However the ’06 Accent need make no apologies to any of its competitors particularly in price, content, standard safety features and warranty.

Our frequent rider (who far too often insists on us buying her lunch for her opinion) summed up the Accent in a couple of sentences: “It’s so easy to drive. It’s small and agile and fun and the ride is really nice” she offered without prompting.

And we might add that the Accent is amazingly quiet inside at highway speeds for a car in this segment.

The multilink suspension with coil springs is tuned for a soft side.

You don’t feel those pesky road strips the way you do in many small cars which offer a tighter setup. For the wife, this was good. But for others the Accent may be a bit on the mushy side, especially if getting frisky in the corners is something you enjoy occasionally.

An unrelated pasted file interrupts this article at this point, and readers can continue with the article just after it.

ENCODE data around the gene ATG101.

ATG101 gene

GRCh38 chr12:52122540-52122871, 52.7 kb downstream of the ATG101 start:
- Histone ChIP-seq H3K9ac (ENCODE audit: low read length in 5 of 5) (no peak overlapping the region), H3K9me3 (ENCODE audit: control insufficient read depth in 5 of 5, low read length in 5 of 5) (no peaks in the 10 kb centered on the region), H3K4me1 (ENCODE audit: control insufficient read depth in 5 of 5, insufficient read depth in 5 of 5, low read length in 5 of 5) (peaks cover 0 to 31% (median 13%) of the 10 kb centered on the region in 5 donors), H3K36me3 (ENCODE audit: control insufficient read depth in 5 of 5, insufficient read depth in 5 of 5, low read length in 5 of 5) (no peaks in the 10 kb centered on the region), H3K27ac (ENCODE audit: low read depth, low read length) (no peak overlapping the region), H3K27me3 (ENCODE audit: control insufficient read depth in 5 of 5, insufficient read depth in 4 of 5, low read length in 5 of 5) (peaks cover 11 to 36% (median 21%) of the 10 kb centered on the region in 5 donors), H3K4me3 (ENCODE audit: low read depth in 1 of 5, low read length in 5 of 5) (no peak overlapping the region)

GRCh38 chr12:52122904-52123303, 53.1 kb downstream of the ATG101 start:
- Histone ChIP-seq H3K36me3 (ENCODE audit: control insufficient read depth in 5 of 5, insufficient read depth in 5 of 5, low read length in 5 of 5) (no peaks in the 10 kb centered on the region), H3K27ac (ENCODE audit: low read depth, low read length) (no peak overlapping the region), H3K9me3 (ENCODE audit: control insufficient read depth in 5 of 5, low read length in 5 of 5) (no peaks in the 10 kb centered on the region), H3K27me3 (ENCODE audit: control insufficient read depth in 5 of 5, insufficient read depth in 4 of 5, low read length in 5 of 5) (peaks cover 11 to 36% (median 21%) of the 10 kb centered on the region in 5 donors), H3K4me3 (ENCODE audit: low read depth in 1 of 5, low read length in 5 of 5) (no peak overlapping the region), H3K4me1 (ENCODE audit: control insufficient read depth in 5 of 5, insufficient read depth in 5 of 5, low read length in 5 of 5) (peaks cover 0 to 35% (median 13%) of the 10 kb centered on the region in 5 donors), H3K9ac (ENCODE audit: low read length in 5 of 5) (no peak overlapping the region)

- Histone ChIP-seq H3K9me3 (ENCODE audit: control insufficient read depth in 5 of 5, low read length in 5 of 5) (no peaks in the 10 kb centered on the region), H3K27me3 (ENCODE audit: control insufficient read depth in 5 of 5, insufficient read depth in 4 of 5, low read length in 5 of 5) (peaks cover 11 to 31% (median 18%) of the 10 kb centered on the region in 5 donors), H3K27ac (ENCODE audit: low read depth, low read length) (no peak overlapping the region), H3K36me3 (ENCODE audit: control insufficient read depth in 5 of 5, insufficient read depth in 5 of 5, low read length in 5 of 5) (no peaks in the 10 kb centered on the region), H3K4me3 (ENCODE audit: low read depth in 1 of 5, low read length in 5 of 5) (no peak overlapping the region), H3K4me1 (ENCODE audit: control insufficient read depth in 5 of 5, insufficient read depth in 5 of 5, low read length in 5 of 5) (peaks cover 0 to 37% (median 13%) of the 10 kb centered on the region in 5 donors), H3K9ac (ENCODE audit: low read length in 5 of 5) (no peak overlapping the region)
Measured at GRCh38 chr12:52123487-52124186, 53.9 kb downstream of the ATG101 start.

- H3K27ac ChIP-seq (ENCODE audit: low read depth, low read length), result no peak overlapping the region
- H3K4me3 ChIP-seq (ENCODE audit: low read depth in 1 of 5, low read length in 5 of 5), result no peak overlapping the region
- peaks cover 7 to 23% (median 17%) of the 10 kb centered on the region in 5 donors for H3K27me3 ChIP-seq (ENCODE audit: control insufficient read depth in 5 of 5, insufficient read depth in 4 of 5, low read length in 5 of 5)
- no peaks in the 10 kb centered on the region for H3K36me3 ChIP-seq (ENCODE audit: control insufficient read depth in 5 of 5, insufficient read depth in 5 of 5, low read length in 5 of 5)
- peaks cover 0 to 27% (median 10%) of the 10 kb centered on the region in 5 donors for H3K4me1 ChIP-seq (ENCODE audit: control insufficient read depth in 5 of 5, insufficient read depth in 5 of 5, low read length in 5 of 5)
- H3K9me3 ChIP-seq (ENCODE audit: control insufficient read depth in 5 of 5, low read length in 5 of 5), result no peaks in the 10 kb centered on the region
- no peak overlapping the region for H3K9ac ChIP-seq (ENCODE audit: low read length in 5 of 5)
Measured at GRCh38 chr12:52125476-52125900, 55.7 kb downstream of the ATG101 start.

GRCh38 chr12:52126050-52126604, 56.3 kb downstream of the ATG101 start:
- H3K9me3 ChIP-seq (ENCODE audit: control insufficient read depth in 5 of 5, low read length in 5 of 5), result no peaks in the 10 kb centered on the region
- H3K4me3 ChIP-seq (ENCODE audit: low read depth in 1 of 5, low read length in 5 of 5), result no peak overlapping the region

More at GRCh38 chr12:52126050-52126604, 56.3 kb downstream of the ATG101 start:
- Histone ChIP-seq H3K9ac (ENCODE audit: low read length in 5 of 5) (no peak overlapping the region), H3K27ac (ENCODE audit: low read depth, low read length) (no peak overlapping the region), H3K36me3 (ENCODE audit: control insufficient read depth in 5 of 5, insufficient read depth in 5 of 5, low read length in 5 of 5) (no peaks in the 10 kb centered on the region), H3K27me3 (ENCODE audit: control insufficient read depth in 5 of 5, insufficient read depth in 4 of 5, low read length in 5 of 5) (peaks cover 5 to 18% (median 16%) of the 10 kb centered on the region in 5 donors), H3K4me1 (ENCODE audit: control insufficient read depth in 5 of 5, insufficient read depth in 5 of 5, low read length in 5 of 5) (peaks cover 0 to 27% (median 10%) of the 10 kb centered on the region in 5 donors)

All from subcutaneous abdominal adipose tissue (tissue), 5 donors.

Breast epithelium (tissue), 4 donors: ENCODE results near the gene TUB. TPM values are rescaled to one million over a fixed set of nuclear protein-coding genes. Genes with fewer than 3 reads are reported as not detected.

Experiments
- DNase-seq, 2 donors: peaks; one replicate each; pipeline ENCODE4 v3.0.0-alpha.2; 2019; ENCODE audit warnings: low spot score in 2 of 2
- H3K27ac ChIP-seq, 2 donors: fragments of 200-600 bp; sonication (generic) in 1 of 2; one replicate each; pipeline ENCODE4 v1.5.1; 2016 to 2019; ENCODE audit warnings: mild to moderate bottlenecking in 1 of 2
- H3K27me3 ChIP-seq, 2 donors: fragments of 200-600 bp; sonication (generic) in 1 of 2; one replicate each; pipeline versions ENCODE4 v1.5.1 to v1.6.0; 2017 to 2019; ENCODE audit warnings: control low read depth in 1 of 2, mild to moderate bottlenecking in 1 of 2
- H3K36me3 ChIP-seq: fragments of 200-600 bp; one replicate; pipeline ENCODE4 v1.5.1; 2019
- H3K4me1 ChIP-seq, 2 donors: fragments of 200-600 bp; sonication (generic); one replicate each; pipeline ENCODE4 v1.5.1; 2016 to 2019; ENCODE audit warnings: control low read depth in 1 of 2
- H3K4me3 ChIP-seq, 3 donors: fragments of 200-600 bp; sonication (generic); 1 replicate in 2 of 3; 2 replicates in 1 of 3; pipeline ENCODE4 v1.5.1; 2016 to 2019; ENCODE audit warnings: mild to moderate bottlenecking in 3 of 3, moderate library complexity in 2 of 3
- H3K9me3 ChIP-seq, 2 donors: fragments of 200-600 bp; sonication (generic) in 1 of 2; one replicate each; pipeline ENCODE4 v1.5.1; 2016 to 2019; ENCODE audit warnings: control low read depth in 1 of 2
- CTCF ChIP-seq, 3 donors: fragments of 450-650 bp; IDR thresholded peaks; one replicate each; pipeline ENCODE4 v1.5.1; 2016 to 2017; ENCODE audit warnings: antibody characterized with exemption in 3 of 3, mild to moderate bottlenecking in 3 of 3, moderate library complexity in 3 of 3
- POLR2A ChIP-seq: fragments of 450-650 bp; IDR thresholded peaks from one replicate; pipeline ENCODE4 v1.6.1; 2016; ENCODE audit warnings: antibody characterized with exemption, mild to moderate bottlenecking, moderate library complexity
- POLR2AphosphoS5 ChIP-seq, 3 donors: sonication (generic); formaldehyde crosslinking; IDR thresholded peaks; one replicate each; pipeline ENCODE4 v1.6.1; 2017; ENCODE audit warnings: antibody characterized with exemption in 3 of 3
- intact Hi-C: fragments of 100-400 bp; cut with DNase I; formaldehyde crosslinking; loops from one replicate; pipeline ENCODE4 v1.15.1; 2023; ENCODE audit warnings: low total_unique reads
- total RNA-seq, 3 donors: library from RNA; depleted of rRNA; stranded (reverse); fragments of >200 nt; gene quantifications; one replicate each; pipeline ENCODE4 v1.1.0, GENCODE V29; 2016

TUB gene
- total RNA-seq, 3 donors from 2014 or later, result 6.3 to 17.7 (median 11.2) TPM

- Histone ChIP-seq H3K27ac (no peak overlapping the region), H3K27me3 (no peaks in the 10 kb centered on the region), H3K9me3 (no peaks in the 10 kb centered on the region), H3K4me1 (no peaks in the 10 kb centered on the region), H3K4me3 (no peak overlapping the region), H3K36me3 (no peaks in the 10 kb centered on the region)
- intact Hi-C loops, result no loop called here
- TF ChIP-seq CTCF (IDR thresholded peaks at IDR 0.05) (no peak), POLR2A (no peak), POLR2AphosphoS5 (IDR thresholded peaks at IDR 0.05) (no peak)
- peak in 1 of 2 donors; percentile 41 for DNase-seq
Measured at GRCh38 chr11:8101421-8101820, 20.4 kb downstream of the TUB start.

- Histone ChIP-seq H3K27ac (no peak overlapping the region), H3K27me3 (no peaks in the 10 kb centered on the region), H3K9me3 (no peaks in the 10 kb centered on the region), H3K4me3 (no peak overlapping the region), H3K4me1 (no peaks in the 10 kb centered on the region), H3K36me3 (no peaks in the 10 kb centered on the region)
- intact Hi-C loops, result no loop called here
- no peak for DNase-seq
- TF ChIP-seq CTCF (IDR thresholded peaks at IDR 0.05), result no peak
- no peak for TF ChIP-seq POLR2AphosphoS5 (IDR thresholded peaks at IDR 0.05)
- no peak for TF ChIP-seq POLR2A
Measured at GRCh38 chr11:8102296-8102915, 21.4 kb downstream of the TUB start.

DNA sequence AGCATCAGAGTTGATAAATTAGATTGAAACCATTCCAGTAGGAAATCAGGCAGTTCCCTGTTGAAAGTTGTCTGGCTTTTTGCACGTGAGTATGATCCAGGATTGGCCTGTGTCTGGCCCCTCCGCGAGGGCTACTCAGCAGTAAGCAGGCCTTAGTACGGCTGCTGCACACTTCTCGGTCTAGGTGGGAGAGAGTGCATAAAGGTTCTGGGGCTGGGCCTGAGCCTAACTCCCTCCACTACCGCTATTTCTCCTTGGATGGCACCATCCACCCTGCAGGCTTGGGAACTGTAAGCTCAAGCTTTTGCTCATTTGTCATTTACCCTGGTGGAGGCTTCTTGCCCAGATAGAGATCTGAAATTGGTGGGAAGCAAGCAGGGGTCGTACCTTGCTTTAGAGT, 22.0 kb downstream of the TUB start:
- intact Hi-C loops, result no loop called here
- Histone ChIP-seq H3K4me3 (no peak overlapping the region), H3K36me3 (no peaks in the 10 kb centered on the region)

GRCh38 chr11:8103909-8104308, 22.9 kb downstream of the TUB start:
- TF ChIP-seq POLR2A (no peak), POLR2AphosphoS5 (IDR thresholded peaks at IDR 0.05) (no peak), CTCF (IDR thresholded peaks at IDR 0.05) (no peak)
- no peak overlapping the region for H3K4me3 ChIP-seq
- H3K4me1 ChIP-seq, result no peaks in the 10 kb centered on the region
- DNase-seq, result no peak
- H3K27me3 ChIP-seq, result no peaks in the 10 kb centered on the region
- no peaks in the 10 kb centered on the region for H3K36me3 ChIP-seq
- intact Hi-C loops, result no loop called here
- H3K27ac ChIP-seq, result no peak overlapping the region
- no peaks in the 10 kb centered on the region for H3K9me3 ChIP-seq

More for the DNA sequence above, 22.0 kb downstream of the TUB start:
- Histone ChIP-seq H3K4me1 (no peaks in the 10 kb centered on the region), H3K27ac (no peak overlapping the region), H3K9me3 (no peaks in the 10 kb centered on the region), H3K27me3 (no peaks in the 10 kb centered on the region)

That being said, we found the handling predictable. And the rack-and-pinion setup offers good steering feel, imparting the sensation of being in control of all situations.

The Accent is powered by Hyundai’s 1.6-liter twin-cam inline 4 with variable valve timing. The engine develops 110 horsepower, six more than the previous edition, and 106 pound-feet of torque. That’s not much torque, but the engine is designed for superb low-end pull and that translates into a sprightly feel from the stoplight and in stop-and-go traffic.

Where the Accent seems to run out of breath is climbing quickly to 65 miles per hour to stay ahead of traffic from the freeway on-ramp. If you keep your foot in it, the little car will move out adequately, but with an elevated noise level from the hard-working powerplant.

Our test car was outfitted with the automatic, which probably cuts into performance — as well as gas mileage — when compared to the 5-speed manual. But we figure most people will opt for the automatic.

Gas mileage is rated at 28 city and 36 highway with the auto and 32/35 with the manual shifter.